In the absence of direct antimicrobial benefit, the risk of serious adverse effects outweighs any benefits of long-term antibiotic administration. In 1999, a 30-year-old Iowa woman died from septic embolic complications of an infected central venous catheter used for long-term IV antibiotic treatment of purported chronic Lyme disease.24 In a recent trial examining the efficacy of a 12-week course of either IV ceftriaxone or placebo for patients with post-Lyme disease syndrome, 6 of 23 (26%) patients given IV ceftriaxone experienced adverse events, including venous thrombosis, allergic reactions, or cholecystitis; in addition, 1 of 14 (7%) patients on IV placebo developed a systemic staphylococcal infection.22 Reports of other major adverse events associated with Lyme disease treatment have included antibiotic-associated Clostridium difficile infection, septic thrombophlebitis, neutropenia, serum sickness, jaundice, IV catheter-associated bloodstream infection, anaphylaxis, pulmonary embolism, and gastrointestinal bleeding.8,23,25
Patients who believe they have chronic Lyme disease frequently undergo other unproven and potentially dangerous treatments. The IDSA guidelines recommend against the following therapies for Lyme disease: combined antimicrobial therapies, pulsed-dosing, unproven antibiotics such as telithromycin or metronidazole, anti-babesiosis or anti-Bartonella treatment, hyperbaric oxygen therapy, fever therapy, IV immunoglobulin, ozone, cholestyramine, IV hydrogen peroxide, nutritional supplements, or injections of magnesium or bismuth.3
Addressing Patients’ Needs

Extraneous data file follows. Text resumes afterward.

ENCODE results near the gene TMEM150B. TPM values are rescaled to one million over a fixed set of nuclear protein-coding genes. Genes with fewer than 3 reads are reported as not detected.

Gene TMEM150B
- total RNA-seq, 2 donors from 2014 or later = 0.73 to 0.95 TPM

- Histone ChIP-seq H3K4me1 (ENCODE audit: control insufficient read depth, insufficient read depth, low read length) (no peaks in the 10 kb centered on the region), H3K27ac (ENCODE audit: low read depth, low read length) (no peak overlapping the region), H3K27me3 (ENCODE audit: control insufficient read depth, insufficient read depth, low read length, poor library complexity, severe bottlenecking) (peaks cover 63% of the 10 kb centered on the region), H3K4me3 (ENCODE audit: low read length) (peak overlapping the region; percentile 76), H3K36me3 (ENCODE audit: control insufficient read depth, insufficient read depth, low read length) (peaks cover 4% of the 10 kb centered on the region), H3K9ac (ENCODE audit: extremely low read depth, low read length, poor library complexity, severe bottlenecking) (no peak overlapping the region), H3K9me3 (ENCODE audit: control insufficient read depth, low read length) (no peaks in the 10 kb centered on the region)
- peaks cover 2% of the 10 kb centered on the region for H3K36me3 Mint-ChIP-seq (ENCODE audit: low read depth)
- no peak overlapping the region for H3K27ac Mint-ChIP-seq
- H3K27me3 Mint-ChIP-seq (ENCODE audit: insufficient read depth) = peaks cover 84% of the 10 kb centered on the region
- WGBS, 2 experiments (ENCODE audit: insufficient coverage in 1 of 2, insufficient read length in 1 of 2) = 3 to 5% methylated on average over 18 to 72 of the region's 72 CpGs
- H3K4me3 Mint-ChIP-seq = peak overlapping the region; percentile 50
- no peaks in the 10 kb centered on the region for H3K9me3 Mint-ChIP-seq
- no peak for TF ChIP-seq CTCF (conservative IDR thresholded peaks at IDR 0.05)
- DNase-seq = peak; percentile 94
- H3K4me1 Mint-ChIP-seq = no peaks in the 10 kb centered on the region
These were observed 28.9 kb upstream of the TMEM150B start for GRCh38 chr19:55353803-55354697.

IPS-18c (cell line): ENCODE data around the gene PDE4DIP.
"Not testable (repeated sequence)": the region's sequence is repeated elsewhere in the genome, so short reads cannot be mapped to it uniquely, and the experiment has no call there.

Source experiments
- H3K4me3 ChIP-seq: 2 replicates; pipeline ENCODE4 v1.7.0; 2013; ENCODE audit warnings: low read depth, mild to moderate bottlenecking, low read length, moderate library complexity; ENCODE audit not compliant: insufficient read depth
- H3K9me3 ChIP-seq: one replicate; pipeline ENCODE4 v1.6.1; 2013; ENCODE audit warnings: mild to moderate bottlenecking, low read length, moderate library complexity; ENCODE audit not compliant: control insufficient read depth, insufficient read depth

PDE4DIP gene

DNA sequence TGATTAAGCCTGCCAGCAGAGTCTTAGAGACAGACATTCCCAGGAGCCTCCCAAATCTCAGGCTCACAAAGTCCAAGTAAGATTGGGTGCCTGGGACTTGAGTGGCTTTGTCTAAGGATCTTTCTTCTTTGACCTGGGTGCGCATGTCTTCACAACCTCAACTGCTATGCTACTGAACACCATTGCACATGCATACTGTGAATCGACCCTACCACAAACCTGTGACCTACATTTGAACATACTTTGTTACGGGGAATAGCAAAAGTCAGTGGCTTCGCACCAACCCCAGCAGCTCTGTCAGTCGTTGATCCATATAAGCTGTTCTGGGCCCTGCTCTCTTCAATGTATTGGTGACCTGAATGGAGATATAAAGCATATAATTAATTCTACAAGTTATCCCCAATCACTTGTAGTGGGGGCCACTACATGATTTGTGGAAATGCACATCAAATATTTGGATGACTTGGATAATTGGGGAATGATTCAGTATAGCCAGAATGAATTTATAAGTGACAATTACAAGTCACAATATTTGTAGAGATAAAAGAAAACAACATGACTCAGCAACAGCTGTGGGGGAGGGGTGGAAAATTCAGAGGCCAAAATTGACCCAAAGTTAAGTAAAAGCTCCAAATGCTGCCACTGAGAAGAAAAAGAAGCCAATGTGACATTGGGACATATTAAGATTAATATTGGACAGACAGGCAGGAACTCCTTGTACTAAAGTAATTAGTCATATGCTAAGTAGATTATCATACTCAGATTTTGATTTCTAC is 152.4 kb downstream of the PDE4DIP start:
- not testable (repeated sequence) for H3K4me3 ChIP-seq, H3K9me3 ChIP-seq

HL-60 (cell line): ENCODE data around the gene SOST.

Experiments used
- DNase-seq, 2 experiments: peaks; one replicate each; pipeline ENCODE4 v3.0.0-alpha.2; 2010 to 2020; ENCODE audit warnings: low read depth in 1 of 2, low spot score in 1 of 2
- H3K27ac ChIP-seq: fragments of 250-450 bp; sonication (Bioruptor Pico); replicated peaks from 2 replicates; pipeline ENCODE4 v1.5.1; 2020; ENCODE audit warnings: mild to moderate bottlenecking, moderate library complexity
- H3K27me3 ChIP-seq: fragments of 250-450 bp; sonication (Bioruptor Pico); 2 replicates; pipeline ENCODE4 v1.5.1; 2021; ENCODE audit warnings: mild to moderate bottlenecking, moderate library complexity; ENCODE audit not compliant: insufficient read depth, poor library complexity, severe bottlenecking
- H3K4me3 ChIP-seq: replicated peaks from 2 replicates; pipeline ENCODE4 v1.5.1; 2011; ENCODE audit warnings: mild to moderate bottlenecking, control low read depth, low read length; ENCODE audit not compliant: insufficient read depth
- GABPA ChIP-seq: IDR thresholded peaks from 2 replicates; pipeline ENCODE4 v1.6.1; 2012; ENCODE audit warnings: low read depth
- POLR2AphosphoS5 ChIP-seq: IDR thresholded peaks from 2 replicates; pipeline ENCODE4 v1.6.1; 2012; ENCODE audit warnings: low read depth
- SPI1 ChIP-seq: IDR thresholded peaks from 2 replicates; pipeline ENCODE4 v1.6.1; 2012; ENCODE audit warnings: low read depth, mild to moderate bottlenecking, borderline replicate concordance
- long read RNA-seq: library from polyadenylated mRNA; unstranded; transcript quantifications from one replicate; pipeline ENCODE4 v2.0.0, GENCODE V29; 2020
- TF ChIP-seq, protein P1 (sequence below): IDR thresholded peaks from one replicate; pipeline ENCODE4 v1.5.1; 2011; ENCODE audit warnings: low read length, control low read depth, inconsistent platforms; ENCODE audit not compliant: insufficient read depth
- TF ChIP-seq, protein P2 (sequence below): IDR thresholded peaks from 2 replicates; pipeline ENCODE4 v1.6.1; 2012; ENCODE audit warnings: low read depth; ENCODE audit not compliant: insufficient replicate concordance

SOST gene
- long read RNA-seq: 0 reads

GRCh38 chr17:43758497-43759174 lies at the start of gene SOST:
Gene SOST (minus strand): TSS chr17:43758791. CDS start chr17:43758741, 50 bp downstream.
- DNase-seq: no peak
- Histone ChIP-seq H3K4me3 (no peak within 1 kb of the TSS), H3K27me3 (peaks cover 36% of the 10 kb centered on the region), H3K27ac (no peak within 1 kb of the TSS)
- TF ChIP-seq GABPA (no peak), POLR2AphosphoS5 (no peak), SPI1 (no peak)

Primary care physicians and specialists alike may encounter a number of diagnostic and treatment challenges when patients present with nonspecific symptoms they believe are caused by Lyme disease. Clinicians seeing patients with nonspecific symptoms should evaluate them for a history of blacklegged tick exposure before symptom onset, document objective manifestations of Lyme disease, and confirm the clinical suspicion of active infection with B. burgdorferi using validated serologic testing methods. Interpretation of serologic findings must be made in the context of the presenting stage of illness. Without a more likely alternative diagnosis, Lyme disease diagnosed by this method should be treated according to established guidelines unless the patient has already undergone appropriate treatment.3 For patients with post-Lyme disease syndrome, a clinician should verify that the previous treatment was appropriate and in accordance with current recommendations. In the absence of positive serologic evidence or objective clinical findings, clinicians should avoid making a tentative diagnosis of Lyme disease, as empirical treatment may cement the diagnosis in the patient’s mind and hamper further diagnostic efforts. Instead, they should explore other explanations for the patient’s complaints such as fibromyalgia, depression, or inflammatory rheumatologic disorder.